In June 1995, the City adopted Chapter 7B of the Tucson City Code, a comprehensive regulatory scheme pertaining to competitive access providers. Chapter 7B provides that companies may obtain licenses for long distance competitive access service and franchises for local service. The license/franchise under Chapter 7B differs from Lightwave's license in several respects. For example, Chapter 7B provides for a 15-year term, while Lightwave's license was for 25 years. A provider under Chapter 7B must pay the City a fee of 5 1/2% of total gross revenues, while Lightwave's license fee was 2%. In addition, the City determined that long distance licenses and local franchises would not be granted separately under Chapter 7B. Rather, companies are required to apply for both a license for long distance service and a franchise for local service. Conditional proposals are not acceptable. The Chapter 7B license/franchise also gives providers equal access to power poles owned by Tucson Electric Power Company in City rights of way. Finally, the new license/franchise offers geographic flexibility by allowing companies to build their network throughout the city without seeking amendments from the Mayor and City Council.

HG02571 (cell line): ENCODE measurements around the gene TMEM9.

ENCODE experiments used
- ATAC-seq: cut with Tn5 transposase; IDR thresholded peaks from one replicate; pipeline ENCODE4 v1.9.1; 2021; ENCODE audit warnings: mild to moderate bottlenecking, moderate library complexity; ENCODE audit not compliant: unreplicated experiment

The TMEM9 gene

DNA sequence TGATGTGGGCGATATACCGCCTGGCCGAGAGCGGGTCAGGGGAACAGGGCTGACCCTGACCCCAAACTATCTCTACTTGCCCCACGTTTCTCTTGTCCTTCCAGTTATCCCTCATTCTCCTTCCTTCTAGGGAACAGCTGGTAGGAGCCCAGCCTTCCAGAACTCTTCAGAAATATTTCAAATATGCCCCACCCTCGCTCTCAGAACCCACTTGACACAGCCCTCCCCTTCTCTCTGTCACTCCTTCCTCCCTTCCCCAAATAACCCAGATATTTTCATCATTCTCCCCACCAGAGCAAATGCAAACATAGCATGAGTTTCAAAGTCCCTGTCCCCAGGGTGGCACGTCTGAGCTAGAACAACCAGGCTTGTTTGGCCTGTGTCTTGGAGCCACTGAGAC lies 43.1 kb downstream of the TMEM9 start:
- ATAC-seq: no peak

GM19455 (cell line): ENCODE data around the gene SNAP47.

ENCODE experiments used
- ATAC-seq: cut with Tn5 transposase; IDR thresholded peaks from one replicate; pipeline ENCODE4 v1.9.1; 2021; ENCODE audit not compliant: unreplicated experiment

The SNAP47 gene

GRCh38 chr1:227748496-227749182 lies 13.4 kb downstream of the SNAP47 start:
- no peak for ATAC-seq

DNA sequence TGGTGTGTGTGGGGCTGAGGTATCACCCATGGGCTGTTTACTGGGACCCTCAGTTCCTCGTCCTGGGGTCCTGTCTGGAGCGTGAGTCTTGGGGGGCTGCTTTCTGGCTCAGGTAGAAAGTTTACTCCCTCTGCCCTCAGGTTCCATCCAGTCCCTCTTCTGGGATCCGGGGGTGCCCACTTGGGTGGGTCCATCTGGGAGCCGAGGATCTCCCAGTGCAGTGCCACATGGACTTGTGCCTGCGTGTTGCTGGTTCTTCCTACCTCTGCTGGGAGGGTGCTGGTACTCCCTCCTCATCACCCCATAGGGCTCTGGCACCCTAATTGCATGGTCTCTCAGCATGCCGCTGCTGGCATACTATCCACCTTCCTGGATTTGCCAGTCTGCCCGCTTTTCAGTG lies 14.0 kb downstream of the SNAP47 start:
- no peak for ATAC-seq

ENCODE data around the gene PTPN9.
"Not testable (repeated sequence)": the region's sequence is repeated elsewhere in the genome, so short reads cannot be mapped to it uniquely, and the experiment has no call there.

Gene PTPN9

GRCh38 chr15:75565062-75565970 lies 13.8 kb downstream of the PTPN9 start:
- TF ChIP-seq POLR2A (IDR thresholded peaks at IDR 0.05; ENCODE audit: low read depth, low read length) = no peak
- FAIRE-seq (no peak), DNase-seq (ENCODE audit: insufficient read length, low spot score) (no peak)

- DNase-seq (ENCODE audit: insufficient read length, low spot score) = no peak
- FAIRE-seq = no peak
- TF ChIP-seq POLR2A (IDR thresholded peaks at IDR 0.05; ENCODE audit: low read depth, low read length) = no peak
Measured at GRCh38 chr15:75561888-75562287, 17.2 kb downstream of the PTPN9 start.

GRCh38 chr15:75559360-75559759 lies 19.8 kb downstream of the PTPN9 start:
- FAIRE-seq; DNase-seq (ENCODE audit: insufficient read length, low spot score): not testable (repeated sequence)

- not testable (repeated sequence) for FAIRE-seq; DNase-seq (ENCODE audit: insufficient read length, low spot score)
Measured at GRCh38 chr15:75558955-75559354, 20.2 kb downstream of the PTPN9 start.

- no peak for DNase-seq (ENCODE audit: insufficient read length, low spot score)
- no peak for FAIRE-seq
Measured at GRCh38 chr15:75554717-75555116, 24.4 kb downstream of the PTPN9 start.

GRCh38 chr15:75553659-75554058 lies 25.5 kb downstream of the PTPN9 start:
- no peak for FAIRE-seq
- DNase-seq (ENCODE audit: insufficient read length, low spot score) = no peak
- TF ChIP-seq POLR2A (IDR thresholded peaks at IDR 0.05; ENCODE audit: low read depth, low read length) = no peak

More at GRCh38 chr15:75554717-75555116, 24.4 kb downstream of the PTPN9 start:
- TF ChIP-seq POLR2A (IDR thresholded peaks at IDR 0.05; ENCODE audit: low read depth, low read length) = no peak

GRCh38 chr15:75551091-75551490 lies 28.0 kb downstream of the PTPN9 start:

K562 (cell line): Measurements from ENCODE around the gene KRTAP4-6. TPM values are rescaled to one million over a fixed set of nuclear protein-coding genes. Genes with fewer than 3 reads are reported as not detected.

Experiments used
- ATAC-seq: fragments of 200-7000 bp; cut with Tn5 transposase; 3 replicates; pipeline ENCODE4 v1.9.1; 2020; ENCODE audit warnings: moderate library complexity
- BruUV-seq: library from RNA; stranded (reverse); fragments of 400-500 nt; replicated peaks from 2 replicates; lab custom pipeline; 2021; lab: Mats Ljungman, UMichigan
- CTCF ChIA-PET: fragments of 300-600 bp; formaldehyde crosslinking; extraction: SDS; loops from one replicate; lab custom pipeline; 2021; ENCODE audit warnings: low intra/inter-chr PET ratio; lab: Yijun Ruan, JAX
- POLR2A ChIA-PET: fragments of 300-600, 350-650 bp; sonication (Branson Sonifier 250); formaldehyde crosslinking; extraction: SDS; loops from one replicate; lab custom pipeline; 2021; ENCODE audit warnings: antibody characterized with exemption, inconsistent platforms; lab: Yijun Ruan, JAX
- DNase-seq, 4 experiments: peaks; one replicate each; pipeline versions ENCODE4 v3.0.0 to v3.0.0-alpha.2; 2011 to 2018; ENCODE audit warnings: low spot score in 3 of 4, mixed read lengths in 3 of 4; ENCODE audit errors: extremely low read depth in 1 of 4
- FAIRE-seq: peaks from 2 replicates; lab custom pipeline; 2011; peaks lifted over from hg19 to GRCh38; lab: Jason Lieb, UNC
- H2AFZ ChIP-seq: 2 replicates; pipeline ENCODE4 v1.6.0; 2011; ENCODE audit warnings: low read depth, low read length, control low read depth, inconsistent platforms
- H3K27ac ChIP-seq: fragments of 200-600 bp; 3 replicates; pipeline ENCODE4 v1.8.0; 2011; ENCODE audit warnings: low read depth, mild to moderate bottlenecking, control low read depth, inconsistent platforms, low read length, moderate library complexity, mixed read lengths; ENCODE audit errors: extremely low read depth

Pursuant to § 7B-29, the City issued a Request for Proposals (RFP) to Lightwave and other companies. The RFP required

Page 975

companies submitting proposals to apply for both a license for long distance competitive access service and a franchise for local service. In a June 26, 1995 letter to Lightwave, the City explained that if Lightwave obtained a new license and franchise under Chapter 7B, Lightwave's existing license "would be relinquished, and Tucson Lightwave would then be operating under the terms of the model license and the ordinance."